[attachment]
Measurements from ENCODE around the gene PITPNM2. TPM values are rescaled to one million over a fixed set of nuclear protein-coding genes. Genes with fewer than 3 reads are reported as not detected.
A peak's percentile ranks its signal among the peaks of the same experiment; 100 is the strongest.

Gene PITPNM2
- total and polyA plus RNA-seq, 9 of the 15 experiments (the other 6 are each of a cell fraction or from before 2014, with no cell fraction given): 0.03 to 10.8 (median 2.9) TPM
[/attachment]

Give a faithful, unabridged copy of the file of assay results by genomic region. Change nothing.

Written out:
Measurements from ENCODE around the gene PITPNM2. TPM values are rescaled to one million over a fixed set of nuclear protein-coding genes. Genes with fewer than 3 reads are reported as not detected.
A peak's percentile ranks its signal among the peaks of the same experiment; 100 is the strongest.

Gene PITPNM2
- total and polyA plus RNA-seq, 9 of the 15 experiments (the other 6 are each of a cell fraction or from before 2014, with no cell fraction given): 0.03 to 10.8 (median 2.9) TPM